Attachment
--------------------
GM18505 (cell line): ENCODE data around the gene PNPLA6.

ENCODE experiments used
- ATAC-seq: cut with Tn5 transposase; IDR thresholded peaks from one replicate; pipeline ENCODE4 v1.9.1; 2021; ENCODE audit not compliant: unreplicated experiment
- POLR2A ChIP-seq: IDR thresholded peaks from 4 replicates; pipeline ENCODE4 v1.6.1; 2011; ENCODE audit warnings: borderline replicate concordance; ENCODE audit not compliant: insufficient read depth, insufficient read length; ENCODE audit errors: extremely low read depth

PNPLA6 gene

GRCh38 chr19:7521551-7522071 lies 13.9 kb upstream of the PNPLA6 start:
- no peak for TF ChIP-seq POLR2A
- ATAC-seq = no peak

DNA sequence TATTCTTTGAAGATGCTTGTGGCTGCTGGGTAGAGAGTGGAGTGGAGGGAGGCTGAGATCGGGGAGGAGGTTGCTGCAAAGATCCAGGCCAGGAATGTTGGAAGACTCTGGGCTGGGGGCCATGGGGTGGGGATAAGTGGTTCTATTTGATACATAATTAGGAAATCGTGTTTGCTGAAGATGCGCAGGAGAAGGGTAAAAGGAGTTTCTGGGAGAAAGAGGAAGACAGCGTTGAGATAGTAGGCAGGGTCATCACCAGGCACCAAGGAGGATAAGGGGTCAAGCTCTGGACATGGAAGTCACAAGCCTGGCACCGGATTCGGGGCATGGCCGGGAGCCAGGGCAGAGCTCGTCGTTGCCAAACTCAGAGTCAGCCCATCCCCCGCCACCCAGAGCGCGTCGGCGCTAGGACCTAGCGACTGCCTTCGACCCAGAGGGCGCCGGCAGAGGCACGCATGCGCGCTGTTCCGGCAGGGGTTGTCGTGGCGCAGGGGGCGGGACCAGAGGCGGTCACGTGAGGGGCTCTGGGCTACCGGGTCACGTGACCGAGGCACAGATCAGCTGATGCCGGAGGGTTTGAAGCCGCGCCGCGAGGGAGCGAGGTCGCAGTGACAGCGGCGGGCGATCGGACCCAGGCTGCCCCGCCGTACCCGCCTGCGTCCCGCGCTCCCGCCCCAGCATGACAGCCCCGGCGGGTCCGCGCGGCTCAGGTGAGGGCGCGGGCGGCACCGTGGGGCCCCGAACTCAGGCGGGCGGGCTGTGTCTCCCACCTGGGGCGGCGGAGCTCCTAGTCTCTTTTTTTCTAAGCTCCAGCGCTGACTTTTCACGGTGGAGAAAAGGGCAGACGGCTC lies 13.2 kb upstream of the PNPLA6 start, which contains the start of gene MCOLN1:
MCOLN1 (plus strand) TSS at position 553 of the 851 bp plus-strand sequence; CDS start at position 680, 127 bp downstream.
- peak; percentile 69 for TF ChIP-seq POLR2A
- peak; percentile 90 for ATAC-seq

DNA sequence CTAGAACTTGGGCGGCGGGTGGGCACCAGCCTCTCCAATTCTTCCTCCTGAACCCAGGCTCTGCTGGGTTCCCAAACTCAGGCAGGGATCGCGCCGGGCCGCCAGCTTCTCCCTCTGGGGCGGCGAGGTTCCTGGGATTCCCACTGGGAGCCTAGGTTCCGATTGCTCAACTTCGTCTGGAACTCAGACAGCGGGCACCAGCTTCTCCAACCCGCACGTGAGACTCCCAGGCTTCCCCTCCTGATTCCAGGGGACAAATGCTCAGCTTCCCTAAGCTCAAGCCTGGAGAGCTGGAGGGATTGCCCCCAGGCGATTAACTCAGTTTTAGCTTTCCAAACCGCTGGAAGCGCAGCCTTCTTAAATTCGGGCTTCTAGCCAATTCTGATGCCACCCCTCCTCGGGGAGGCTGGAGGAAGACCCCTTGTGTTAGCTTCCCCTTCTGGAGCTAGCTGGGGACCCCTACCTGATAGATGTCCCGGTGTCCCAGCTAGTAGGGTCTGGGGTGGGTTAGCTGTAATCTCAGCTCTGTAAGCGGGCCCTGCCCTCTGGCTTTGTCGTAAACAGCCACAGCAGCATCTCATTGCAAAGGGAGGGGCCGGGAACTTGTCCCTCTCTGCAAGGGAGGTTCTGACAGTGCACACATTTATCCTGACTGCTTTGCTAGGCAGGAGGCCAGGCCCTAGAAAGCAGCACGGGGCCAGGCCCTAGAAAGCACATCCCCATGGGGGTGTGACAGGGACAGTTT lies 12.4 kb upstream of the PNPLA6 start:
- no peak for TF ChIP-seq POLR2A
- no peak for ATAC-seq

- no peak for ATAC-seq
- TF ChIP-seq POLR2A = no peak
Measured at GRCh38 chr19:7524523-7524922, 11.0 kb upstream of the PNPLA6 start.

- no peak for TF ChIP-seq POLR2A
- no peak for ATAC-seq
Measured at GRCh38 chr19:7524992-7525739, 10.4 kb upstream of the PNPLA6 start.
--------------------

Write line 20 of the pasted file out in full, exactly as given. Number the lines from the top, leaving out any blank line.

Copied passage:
- no peak for ATAC-seq